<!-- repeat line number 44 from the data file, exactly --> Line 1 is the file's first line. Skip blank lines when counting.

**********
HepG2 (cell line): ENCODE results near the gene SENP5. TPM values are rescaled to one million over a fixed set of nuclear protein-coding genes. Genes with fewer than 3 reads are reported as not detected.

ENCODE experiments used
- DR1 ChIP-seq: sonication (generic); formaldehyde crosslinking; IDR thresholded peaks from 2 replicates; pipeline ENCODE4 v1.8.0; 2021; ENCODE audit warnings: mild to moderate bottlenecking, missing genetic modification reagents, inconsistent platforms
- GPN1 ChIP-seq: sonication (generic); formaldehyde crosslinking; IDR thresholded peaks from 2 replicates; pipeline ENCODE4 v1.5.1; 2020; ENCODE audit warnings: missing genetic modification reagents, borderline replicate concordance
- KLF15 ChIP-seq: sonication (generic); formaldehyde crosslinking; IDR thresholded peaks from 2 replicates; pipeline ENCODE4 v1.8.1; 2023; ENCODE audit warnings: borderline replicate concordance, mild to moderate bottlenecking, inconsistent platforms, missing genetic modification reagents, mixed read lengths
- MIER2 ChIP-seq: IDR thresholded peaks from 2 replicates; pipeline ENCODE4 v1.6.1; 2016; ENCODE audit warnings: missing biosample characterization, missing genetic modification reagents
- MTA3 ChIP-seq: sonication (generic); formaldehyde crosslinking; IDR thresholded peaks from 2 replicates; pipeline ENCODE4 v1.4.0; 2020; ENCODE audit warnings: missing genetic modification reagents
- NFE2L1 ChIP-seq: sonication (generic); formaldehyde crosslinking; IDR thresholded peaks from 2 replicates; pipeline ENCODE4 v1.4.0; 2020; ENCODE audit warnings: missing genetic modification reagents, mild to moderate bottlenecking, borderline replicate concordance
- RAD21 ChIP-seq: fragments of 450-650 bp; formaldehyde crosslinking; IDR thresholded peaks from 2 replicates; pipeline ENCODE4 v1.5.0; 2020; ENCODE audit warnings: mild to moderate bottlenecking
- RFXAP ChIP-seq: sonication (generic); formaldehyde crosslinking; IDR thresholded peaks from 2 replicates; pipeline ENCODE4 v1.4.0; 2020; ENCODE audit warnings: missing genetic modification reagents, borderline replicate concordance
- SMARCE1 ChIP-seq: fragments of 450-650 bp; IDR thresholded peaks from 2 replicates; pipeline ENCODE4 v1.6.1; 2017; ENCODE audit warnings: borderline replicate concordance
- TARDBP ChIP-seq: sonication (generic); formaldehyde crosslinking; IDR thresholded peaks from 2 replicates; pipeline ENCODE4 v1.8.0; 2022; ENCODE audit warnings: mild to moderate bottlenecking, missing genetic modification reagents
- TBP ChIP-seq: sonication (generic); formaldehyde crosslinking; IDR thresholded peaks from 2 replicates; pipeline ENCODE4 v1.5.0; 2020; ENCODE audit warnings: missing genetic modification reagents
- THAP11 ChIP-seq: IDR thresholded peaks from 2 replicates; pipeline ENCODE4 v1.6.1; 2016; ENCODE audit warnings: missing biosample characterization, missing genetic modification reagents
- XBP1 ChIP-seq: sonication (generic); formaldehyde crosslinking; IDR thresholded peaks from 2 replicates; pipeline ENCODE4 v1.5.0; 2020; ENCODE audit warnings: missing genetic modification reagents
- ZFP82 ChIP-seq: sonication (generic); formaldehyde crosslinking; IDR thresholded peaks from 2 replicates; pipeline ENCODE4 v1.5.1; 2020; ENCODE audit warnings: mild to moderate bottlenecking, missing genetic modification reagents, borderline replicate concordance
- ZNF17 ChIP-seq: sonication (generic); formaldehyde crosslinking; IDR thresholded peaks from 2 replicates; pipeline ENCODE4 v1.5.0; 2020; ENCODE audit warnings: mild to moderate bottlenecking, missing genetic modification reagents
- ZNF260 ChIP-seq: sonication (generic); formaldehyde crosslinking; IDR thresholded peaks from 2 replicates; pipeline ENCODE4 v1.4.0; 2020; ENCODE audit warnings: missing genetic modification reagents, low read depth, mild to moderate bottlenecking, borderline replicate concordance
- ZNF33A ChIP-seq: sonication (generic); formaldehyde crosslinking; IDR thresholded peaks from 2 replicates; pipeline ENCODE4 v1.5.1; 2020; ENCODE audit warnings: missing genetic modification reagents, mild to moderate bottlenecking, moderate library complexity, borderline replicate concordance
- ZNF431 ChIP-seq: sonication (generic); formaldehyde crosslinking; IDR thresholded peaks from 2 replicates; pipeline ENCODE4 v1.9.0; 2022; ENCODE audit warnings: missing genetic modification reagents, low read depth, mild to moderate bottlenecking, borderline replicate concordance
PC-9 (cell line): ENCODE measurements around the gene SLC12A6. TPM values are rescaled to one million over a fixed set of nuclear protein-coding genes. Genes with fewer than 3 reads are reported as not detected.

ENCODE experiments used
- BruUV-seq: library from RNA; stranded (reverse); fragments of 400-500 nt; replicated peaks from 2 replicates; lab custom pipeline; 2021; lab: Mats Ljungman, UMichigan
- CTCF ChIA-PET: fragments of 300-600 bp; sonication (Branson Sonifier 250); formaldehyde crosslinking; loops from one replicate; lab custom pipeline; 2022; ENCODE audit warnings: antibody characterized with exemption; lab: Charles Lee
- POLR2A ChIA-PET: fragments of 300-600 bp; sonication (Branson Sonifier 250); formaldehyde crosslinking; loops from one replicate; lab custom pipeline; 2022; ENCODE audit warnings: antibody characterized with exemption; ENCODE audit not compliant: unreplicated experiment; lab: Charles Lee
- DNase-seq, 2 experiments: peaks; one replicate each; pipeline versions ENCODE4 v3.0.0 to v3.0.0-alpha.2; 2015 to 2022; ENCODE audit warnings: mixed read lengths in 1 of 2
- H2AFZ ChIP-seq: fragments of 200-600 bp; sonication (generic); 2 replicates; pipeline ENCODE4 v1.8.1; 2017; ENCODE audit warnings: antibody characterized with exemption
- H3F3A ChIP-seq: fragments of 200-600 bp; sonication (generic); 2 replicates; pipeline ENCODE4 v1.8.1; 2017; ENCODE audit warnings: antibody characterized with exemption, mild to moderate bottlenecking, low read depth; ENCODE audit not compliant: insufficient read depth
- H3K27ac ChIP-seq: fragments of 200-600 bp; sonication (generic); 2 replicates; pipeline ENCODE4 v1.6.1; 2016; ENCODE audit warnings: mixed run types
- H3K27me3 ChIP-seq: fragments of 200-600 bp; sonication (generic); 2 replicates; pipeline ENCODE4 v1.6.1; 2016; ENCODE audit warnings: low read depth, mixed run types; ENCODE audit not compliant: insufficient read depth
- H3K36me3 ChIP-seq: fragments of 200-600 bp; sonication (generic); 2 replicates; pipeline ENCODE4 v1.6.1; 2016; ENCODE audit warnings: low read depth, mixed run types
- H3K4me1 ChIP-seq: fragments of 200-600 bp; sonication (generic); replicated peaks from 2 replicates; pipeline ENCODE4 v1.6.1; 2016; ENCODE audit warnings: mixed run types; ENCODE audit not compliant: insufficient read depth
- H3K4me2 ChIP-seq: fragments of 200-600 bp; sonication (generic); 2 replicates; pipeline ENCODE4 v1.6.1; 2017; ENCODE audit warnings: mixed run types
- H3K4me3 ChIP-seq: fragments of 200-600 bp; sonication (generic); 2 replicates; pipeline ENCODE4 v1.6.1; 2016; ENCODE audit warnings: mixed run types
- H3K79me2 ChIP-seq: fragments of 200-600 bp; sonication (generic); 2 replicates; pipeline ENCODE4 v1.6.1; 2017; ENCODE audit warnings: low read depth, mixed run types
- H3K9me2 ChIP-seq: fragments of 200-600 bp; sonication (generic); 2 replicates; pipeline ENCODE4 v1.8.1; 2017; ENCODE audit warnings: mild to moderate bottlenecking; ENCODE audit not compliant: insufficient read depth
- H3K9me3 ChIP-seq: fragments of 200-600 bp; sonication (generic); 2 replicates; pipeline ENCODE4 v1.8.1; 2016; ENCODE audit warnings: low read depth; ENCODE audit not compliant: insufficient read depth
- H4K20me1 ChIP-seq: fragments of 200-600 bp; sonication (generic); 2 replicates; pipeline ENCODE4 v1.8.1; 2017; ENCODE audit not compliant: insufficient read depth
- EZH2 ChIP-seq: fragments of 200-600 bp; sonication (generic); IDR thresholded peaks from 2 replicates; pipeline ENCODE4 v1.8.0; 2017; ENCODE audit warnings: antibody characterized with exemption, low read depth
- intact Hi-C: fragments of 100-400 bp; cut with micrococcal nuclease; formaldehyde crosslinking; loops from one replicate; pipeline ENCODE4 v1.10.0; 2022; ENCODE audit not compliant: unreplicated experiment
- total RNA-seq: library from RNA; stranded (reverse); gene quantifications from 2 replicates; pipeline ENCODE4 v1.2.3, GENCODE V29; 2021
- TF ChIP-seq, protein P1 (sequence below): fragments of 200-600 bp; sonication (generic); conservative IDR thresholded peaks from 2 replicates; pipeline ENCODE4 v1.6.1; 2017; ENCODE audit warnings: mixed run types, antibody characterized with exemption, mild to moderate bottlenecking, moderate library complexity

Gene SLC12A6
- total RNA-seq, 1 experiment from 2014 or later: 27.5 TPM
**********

- total RNA-seq, 1 experiment from 2014 or later: 27.5 TPM